There will likely be a major outbreak of measles in 2021 as an unexpected effect of the global COVID-19 pandemic, researchers have said. According to the study published in the Lancet journal, the world is likely to experience an increase in the number of measles cases owing to many missed vaccinations after medical focus shifted to treatment and control measures against the coronavirus.
Lead author Professor Kim Mulholland, from the Murdoch Children’s Research Institute and Chair of the World Health Organization’s SAGE Working Group on measles and rubella vaccines, noted that a measles outbreak is inevitable and especially in low- and middle-income countries as the disease's effects are worsened by malnutrition.
"Children who die from measles are often malnourished, but acute measles pushes many surviving children into malnutrition. Malnutrition, along with measles-associated immune suppression, leads to delayed mortality, while co-existing vitamin A deficiency can also lead to measles-associated blindness,” he said.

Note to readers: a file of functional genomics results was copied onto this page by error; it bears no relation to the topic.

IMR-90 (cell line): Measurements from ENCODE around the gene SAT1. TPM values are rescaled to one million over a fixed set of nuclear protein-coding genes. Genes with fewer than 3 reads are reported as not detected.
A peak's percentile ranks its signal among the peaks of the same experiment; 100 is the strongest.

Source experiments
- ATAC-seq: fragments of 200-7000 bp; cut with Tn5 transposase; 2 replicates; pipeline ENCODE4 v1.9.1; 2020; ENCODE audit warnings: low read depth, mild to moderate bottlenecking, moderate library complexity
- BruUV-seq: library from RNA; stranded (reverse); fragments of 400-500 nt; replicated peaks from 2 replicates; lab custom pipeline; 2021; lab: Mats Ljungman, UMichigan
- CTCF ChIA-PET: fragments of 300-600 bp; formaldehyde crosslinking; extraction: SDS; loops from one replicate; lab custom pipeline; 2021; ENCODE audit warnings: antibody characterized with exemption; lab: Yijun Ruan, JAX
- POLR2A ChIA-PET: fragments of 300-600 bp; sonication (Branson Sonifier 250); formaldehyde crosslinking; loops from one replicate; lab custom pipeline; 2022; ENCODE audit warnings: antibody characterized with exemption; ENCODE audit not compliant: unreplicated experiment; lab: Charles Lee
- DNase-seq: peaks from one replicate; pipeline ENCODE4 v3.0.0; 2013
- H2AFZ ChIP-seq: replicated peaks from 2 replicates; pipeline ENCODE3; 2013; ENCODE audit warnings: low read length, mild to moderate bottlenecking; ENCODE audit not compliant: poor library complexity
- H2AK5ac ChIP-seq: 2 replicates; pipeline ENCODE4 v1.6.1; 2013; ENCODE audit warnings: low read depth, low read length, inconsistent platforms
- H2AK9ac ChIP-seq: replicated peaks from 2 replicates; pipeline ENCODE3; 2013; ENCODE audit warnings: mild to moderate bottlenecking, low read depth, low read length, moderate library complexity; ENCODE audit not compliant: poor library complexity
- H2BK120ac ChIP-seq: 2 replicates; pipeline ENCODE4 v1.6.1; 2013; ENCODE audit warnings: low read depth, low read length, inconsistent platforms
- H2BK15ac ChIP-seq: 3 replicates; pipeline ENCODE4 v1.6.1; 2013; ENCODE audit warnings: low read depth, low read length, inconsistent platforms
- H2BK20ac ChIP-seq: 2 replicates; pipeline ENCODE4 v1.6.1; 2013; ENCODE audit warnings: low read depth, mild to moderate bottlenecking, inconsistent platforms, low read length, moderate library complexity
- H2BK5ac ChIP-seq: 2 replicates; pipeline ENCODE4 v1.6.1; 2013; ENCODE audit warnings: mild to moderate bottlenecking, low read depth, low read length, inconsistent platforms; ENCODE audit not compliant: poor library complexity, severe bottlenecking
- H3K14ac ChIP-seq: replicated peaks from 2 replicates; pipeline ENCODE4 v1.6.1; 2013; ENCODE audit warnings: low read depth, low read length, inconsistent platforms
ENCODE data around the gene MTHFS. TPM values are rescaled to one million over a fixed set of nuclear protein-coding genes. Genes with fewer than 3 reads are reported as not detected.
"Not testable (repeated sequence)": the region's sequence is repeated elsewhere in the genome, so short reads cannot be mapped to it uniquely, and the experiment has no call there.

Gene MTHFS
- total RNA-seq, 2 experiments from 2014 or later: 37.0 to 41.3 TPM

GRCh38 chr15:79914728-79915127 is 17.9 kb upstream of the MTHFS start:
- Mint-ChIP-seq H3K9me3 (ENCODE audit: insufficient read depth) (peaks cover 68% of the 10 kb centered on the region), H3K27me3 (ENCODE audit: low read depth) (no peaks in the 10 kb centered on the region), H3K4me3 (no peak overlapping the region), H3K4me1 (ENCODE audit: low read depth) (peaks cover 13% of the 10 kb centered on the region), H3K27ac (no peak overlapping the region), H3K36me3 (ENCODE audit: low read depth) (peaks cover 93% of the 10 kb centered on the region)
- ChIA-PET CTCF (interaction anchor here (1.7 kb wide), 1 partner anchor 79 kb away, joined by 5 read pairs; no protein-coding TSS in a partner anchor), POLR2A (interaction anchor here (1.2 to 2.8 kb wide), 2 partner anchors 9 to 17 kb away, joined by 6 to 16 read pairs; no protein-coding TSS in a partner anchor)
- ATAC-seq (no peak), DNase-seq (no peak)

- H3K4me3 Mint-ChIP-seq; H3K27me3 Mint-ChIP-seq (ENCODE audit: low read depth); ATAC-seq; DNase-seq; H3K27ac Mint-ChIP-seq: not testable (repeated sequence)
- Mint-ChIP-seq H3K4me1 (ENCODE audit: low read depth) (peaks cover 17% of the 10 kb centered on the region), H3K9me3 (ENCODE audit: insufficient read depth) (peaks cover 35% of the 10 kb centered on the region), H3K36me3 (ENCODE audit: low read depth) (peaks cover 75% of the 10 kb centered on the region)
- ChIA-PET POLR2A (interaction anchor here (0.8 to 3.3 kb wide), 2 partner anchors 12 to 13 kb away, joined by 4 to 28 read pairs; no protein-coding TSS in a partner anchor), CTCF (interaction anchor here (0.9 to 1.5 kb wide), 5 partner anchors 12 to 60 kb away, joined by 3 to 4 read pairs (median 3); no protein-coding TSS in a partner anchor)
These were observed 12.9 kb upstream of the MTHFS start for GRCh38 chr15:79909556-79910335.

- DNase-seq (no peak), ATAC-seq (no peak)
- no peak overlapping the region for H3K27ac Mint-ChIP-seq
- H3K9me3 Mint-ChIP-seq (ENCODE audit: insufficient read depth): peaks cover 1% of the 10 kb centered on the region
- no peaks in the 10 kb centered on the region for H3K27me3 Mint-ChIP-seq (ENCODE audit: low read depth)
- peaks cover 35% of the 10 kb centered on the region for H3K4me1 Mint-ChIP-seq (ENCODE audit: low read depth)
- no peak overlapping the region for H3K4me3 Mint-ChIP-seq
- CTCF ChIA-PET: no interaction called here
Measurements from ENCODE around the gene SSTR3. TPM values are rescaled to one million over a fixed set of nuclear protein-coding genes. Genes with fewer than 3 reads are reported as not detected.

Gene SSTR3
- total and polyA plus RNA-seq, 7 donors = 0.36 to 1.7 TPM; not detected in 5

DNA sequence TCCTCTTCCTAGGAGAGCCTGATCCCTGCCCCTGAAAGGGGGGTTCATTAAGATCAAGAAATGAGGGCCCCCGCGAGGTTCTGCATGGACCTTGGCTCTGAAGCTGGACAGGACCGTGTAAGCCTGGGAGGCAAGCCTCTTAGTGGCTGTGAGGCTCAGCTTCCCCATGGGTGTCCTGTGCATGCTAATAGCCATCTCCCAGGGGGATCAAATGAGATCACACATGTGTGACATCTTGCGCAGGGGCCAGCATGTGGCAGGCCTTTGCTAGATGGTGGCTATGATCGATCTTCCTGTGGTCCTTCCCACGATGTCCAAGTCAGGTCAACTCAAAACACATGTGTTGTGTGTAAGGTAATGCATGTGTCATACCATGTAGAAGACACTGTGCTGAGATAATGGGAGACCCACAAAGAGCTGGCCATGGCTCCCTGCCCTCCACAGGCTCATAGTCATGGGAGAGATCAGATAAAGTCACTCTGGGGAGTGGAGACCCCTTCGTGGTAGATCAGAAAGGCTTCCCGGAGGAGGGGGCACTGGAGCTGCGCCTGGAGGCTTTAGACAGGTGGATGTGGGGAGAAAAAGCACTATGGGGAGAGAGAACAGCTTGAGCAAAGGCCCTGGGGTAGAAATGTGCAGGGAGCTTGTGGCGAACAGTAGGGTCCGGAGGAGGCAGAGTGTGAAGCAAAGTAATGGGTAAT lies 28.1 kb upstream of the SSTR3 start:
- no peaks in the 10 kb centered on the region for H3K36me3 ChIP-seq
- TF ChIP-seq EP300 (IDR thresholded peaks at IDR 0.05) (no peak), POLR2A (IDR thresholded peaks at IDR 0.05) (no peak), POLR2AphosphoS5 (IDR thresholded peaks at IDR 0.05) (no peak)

The article has identified three pillars for immediate action: Helping countries reach unimmunised children through catch-up immunisation and campaigns, better preparations for expected outbreaks through WHO's Strategic Response Plan and maintaining measles and rubella elimination targets. WHO’s new Measles Rubella Strategic Framework 2021−2030, aligned with the Immunization Agenda 2030 provides a plan for strengthening routine immunisation and surveillance.
In Kenya, the last reported outbreak was in 2018 with 404 cases reported across five counties: Mandera, Wajir, Garissa, Nairobi and Kitui.
According the World Health Organization, it is estimated that by the end of October, 2020, delayed vaccination campaigns in 26 countries have led to 94 million children missing scheduled measles vaccine doses.
Reference: Action needed now to prevent further increases in measles and measles deaths in the coming years. https://www.thelancet.com/journals/lancet/article/PIIS0140-6736(20)32394-1/fulltext